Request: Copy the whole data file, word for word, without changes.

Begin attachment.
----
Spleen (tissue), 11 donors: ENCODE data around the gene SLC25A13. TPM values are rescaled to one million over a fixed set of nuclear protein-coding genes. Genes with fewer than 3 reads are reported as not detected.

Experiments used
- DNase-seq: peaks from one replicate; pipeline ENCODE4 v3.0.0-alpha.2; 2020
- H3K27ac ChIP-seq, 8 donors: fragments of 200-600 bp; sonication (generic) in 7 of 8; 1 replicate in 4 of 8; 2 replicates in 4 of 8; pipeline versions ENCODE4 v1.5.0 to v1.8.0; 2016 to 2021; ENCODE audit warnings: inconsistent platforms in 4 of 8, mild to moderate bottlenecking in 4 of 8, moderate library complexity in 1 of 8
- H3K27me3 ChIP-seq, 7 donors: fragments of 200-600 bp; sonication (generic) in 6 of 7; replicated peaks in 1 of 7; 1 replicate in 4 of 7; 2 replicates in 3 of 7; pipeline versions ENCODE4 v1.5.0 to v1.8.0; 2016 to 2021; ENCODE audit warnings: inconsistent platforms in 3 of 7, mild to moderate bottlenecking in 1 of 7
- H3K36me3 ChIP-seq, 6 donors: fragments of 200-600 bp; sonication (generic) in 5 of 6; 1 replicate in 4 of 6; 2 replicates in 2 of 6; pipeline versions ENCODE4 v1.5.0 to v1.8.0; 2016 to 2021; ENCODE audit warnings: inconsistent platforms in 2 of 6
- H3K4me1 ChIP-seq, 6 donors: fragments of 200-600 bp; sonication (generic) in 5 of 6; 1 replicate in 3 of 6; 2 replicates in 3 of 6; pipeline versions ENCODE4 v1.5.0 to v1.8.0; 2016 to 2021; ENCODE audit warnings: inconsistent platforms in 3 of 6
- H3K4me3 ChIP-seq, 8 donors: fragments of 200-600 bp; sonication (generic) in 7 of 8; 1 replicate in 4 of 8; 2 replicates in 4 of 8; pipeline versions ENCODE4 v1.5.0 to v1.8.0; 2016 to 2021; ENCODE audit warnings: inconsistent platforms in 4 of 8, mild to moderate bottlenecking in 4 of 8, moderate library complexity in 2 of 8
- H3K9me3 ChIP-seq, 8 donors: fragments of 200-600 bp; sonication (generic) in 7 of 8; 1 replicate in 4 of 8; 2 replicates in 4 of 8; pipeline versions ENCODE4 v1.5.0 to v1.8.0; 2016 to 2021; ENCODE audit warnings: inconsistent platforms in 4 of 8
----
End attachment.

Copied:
Spleen (tissue), 11 donors: ENCODE data around the gene SLC25A13. TPM values are rescaled to one million over a fixed set of nuclear protein-coding genes. Genes with fewer than 3 reads are reported as not detected.

Experiments used
- DNase-seq: peaks from one replicate; pipeline ENCODE4 v3.0.0-alpha.2; 2020
- H3K27ac ChIP-seq, 8 donors: fragments of 200-600 bp; sonication (generic) in 7 of 8; 1 replicate in 4 of 8; 2 replicates in 4 of 8; pipeline versions ENCODE4 v1.5.0 to v1.8.0; 2016 to 2021; ENCODE audit warnings: inconsistent platforms in 4 of 8, mild to moderate bottlenecking in 4 of 8, moderate library complexity in 1 of 8
- H3K27me3 ChIP-seq, 7 donors: fragments of 200-600 bp; sonication (generic) in 6 of 7; replicated peaks in 1 of 7; 1 replicate in 4 of 7; 2 replicates in 3 of 7; pipeline versions ENCODE4 v1.5.0 to v1.8.0; 2016 to 2021; ENCODE audit warnings: inconsistent platforms in 3 of 7, mild to moderate bottlenecking in 1 of 7
- H3K36me3 ChIP-seq, 6 donors: fragments of 200-600 bp; sonication (generic) in 5 of 6; 1 replicate in 4 of 6; 2 replicates in 2 of 6; pipeline versions ENCODE4 v1.5.0 to v1.8.0; 2016 to 2021; ENCODE audit warnings: inconsistent platforms in 2 of 6
- H3K4me1 ChIP-seq, 6 donors: fragments of 200-600 bp; sonication (generic) in 5 of 6; 1 replicate in 3 of 6; 2 replicates in 3 of 6; pipeline versions ENCODE4 v1.5.0 to v1.8.0; 2016 to 2021; ENCODE audit warnings: inconsistent platforms in 3 of 6
- H3K4me3 ChIP-seq, 8 donors: fragments of 200-600 bp; sonication (generic) in 7 of 8; 1 replicate in 4 of 8; 2 replicates in 4 of 8; pipeline versions ENCODE4 v1.5.0 to v1.8.0; 2016 to 2021; ENCODE audit warnings: inconsistent platforms in 4 of 8, mild to moderate bottlenecking in 4 of 8, moderate library complexity in 2 of 8
- H3K9me3 ChIP-seq, 8 donors: fragments of 200-600 bp; sonication (generic) in 7 of 8; 1 replicate in 4 of 8; 2 replicates in 4 of 8; pipeline versions ENCODE4 v1.5.0 to v1.8.0; 2016 to 2021; ENCODE audit warnings: inconsistent platforms in 4 of 8